Applicants should view "instruction for completing application for registration as a marriage and family intern" at the Board of Behavioral Science Examiner's website for possible issues that may prevent them from obtaining a marital and family therapy license in the state of California, or any state in which a license is sought. A person who completes a graduate degree in MFT may be denied licensure due to prior convictions. This should to be clearly considered before pursuing studies or licensure.

Clinical training

In addition to successful completion of 90 quarter units of academic coursework, students in the MFT program must complete field experience at clinical placement sites. Upon completion of 18 quarter units, the student will be evaluated by the teaching faculty to determine if they will continue the program and be permitted to enter the program's clinical phase. Students have numerous choices of placement sites in which to gain required clinical experience. These sites include community mental health centers, private and public agencies, school and hospital settings, and the department's counseling and family sciences clinic. Some stipends are available for trainees. Clinical training includes a seven-quarter practicum sequence and supervision of trainees at a clinical site.

Students must complete the minimum requirements for clinical hours as established by COAMFTE, the program's national accrediting body. To meet this requirement, students must complete clinical hours that are relational (e.g. with couples and/or families) prior to graduation. Students must also receive live supervision of their clinical hours prior to graduation. All clinical hours must occur over a minimum of twelve months of clinical practice.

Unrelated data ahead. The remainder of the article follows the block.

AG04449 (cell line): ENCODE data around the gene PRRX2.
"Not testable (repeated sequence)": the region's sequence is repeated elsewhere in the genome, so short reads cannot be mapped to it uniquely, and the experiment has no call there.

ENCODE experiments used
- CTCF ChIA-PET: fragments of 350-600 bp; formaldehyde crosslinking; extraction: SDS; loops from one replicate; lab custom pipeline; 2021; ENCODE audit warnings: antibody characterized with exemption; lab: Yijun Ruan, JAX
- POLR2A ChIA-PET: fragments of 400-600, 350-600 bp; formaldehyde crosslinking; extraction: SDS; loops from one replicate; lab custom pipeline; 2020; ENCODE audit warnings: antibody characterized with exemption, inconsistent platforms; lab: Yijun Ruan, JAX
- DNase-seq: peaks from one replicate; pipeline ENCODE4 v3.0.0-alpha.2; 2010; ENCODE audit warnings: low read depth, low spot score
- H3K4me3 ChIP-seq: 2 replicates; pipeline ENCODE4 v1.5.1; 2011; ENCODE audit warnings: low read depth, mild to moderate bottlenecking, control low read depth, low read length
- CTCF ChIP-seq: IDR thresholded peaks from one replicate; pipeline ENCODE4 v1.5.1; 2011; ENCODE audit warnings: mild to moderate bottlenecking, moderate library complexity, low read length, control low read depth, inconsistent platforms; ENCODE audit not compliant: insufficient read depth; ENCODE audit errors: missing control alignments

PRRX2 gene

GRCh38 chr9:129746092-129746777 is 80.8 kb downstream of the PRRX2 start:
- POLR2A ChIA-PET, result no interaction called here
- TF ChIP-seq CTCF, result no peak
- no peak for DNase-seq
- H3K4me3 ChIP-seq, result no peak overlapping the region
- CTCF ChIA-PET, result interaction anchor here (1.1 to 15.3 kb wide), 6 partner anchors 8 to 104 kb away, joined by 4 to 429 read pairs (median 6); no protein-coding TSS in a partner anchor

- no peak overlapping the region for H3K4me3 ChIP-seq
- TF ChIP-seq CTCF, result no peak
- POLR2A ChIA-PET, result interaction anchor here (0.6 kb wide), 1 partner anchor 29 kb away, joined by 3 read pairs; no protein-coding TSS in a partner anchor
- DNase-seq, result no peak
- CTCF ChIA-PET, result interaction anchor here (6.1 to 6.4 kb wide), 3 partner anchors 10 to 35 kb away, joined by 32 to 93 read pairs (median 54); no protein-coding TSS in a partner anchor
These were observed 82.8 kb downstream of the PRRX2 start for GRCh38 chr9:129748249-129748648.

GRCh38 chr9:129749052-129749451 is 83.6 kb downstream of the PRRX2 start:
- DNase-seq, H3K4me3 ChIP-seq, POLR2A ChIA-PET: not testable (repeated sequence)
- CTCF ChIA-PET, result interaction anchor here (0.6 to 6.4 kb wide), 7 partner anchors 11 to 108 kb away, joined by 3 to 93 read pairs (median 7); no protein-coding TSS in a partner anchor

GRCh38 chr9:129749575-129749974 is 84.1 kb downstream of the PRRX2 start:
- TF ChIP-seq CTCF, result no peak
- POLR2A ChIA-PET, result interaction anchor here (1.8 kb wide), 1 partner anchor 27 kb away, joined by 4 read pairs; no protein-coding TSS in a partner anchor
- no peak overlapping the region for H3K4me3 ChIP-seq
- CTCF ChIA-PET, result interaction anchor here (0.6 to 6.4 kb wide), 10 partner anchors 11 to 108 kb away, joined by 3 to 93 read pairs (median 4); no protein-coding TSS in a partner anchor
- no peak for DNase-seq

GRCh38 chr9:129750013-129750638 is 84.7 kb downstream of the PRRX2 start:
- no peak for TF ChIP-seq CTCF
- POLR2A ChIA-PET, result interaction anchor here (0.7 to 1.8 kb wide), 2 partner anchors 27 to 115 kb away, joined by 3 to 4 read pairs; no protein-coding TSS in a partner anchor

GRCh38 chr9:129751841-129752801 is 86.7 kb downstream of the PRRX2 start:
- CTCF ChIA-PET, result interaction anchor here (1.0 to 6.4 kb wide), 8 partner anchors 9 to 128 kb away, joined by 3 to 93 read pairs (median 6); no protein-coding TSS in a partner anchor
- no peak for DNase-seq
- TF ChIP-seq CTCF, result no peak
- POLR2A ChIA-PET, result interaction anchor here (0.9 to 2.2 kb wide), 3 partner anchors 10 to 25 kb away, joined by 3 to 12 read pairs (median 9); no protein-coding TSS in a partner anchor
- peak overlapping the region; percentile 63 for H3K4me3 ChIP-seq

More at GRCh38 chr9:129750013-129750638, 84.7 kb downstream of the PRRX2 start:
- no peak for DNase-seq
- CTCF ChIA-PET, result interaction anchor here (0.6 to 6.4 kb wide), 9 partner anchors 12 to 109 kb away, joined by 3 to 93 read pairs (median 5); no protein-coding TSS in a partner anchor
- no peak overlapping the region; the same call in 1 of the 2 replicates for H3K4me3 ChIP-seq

• For every week in which clients are seen, the student must have at least one hour of individual supervision. 
  • The ratio of supervision hours to treatment hours must not be less than one hour of supervision to five hours of clinical contact. 
  • Students enrolled in the program should consult the MFT Clinical Training Manual regarding clinical training requirements. 

Degree completion

The M.S. degree in marital and family therapy may be completed in either two years of full-time study or at least three years of part-time study. Students have up to five years to complete the degree. In order to maintain full-time status, students must take a minimum of 8 units during Fall, Winter, Spring, and Summer Quarters. First-year students most often attend classes on Tuesday and Thursday, and second-year students attend classes on Monday and Wednesday. Full-time employment is discouraged when a student is enrolled for full-time study. Clinical training experiences are usually on days students are not in class. In order to participate in the June commencement exercises, students must complete all program requirements, including coursework and clinical training.

Financial assistance

For information regarding funding opportunities, see Student Aid in the financial polices section of this CATALOG.

Students accepted into the Marital and Family Therapy Program may receive financial assistance through merit-based awards, such as teaching fellowships and a variety of research and student service assistantships, or through need-based financial aid, such as a loan or the University's work-study program. On a limited basis, students receive financial assistance during their clinical traineeships. 

Educational outcomes